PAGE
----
As part of this year’s Halloween programme, our local Picturehouse cinema The Belmont screened Friedrich Wilhelm Murnau’s 1922 horror film, Nosferatu. This is the first time that the character of Dracula had been portrayed on the silver screen, though due to the inability to secure the rights to Bram Stoker’s novel, names and locations had to be changed. Most notably Count Dracula becomes Count Orlok, and the location of the heroes moves to Germany; understandable as Murnau was German. This all has no effect on the final product because Nosferatu is tremendous.
The plot really does follow that of Dracula: estate agent Hutter travels to Transylvania to help Count Orlok purchase a property in Wisbourg where Hutter and his wife live. During Orlok's voyage across to Germany, all of the ship’s crew are mysteriously killed or disappear. Once in Wisbourg, a mysterious plague strikes the inhabitants, blamed on infected rats brought ashore by the ship that carried Orlok. Count Orlok himself makes Mrs Hutter his personal mission, ever since he noticed from a photograph that she “has a beautiful neck”!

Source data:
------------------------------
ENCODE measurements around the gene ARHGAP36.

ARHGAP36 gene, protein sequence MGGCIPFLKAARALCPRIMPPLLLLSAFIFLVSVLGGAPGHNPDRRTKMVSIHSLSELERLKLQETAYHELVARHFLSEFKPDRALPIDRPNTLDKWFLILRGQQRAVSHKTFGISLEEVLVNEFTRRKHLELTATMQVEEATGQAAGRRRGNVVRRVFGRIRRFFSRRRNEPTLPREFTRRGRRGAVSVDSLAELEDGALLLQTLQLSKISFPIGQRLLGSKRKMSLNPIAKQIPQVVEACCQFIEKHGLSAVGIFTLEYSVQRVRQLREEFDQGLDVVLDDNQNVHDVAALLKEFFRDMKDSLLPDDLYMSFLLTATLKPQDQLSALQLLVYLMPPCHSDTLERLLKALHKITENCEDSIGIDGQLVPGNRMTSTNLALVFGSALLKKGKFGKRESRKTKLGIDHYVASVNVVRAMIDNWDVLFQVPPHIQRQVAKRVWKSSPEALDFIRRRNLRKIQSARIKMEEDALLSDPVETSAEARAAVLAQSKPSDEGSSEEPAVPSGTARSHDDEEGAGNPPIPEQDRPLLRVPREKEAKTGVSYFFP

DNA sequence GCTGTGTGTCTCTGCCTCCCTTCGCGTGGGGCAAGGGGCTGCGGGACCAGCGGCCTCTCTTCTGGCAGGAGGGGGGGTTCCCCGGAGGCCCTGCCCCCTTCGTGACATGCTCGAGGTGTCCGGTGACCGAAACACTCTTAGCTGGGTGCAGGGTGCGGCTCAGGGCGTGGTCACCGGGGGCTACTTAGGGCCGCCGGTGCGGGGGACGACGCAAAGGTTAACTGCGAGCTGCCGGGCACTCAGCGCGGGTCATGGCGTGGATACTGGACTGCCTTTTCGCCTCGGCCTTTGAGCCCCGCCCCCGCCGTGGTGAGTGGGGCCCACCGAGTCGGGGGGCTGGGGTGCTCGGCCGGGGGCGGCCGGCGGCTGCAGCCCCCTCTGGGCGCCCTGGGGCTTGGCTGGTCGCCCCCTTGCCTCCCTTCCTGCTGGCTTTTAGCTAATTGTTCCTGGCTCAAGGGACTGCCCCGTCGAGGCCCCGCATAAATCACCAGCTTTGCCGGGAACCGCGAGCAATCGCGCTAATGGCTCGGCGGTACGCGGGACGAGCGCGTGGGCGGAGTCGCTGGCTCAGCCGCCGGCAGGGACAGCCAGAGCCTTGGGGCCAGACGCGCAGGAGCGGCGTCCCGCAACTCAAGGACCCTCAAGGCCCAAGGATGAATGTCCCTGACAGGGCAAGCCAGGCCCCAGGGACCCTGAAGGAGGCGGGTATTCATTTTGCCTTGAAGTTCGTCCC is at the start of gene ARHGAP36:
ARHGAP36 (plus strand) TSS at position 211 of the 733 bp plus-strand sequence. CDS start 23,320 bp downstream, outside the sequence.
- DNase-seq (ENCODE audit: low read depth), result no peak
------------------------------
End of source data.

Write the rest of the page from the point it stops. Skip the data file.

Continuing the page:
Max Schreck is incredible as the sinister Count Orlok, certainly one of the most enigmatic and iconic portrayals of the Dracula character. I’m not sure how tall he is, but the long slim coat he wears, the bald head and the pointy ears serve to make him look even taller and even more disquieting. Shadows and lighting are used to tremendous effect, so that the audience shares the same dread that the characters do. The shadows perhaps give even Raiders of the Lost Ark a run for its money, and it is obvious where Francis Ford Coppola got his inspiration for Dracula’s menacing shadows in his 1992 film. Schreck has such an overwhelming presence that any time he is on screen, the viewer is sure that something terrible is about to happen. In this way Orlok is as ominous as more contemporary baddies such as Darth Vader or Anton Chigurh; not bad for a silent movie from the 20s.
Of course there are noticeable technical issues due to sections of the film being lost, found and restored by one way or another, but none of these issues diminish the power of the film; the music and the presence of Max Schreck make sure of that. The film is also perfectly paced, with a run time of little over 90 minutes it clips along at a fair old pace, but never feels rushed or that any important exposition scenes are cut out; I certainly didn’t have time to get bored.
In Nosferatu, Murnau created one of the most iconic horror villains ever to appear on film, and at the same time shot some of the most memorable scenes in cinematic history. These shots have been oft copied in movies and are now an accepted cinematic technique; almost a prerequisite for a horror film. A wonderfully atmospheric gothic horror with an incredible performance and evil presence from Max Schreck, Nosferatu changed the way horror was made, and also happens to be magnificent. But, well, you know, that’s just, like, er, my opinion, man.